Blockchain has created great hype in the market as the technology behind Bitcoin. However, its ability to accelerate operational processes and improve collaboration with partners offers much broader potential. But with few use case examples from industries outside of cryptocurrency, businesses are unsure how to implement the technology successfully.
Blockchain is based on distributed ledger technology and stores one, unchangeable version of a transaction. This helps maintain truth in data and establishes trust between participants – even when they do not know each other. As blockchain technology is decentralized, the geographical location of participants is also not important and companies can collaborate easily. So why isn’t blockchain more widely adopted as a trusted business solution?
Transparent but Secure
Many companies are hesitant to integrate blockchain into their business models as it appears challenging to implement the technology in a way that maintains privacy and security. However, while cryptocurrencies reside on a public ledger and can be viewed by anyone with an internet connection, blockchains can also be made private or permissioned.
In a private blockchain, a consortium has control over who has access to a ledger and can direct how transactions take place. A transaction is validated by the consortium, not the public, meaning it can be trusted. Additional advantages include speed, flexibility, and control. This is ideal for businesses looking to use blockchain technology in their operations or for smart contracts. In a permissioned blockchain, control of a ledger is also shared and the data is validated by multiple parties involved in the consortium. This prevents possibilities for fraud or falsehood while maintaining transparency. As blockchain technology becomes more secure, an increasing number of industries are likely to adopt it.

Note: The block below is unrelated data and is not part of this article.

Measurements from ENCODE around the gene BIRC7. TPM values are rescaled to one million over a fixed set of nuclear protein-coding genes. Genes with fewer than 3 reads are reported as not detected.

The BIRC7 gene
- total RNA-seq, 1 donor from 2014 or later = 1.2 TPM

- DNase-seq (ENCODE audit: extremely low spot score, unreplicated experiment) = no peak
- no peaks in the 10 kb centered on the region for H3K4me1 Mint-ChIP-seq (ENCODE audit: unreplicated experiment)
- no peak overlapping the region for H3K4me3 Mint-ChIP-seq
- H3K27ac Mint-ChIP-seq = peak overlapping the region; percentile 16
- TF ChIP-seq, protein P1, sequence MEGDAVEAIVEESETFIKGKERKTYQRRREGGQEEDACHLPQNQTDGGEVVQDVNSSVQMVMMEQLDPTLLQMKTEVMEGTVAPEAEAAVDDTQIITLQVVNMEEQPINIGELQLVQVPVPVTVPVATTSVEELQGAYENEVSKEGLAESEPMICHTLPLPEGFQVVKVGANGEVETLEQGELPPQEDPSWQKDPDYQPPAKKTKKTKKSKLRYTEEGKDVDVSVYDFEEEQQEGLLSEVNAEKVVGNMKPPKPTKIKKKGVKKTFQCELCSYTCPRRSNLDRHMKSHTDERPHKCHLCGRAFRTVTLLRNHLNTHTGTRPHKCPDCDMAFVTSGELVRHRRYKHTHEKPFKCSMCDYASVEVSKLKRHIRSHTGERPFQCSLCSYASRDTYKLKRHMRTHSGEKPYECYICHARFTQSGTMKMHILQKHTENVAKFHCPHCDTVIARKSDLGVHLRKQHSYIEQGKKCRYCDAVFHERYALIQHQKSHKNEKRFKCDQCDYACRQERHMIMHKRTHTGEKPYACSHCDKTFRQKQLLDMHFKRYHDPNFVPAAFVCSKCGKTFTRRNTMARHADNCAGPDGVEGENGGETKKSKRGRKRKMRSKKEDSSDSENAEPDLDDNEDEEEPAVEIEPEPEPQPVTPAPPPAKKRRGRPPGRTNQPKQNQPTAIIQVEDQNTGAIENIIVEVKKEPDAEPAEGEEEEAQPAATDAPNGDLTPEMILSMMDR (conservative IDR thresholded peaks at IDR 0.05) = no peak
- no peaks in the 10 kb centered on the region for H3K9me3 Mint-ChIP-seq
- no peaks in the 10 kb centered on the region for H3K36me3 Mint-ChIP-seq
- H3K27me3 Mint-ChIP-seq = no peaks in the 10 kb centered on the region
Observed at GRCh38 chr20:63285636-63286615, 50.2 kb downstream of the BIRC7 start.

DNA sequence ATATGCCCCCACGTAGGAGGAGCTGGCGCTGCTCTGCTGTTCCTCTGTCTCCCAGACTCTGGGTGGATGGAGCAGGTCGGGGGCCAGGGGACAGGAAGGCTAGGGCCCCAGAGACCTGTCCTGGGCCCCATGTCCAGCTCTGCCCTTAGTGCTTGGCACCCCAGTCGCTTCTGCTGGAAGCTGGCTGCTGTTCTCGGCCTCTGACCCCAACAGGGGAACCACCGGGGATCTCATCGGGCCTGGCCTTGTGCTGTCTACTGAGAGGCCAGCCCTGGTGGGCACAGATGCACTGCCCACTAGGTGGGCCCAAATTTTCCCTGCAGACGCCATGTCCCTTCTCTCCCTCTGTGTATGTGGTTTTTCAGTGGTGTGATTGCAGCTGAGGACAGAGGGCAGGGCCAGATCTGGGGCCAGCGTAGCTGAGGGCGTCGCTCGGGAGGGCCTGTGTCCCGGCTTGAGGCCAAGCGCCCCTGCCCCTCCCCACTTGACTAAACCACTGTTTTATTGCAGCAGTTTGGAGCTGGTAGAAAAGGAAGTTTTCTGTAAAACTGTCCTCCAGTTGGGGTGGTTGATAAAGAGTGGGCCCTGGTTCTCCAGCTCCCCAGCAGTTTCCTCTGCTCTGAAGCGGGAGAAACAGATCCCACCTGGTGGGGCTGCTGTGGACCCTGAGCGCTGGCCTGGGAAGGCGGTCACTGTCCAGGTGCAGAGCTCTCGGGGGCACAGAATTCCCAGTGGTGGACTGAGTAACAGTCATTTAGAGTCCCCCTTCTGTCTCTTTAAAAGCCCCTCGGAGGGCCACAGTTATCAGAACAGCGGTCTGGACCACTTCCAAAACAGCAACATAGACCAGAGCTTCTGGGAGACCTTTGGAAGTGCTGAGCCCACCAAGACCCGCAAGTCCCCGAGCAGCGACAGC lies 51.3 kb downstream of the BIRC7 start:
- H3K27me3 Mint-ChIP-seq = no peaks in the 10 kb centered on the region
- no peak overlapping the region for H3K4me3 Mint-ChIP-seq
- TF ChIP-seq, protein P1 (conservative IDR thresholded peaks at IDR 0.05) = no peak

“To provide true business value, blockchain needs to be integrated into all relevant business processes.”
Automation and Adaptability
There is a promising outlook for the use of blockchain in the logistics and goods industry particularly due to its potential to automate traceability. Currently, a customer has to trust that the production history, origin, and expiry date of produce is just as the vendor claims. The vendor has to trust the wholesaler, the wholesaler has to trust the freighter, the freighter the producer – and so on. Automating traceability ensures verification and trust along the whole supply chain.
To provide true business value, blockchain needs to be integrated into all relevant business processes. This is easily facilitated by combining blockchain with other technologies – for example IoT or an IT solution such as SAP Leonardo. This adaptability broadens industry opportunities for blockchain as it can be used for digital identification, security of healthcare data, smart grids, and much more.
Innovating Blockchain for Business
At itelligence, we are open for co-innovation projects in the area of blockchain, and we are already detecting a lot of curiosity among our customers. itelligence is part of NTT DATA who joined the Hyperledger project early on. Developments from projects such as these will help create a portfolio of use cases that demonstrate blockchain as a trusted business aid. This should see blockchain technology adopted into many industries in the future.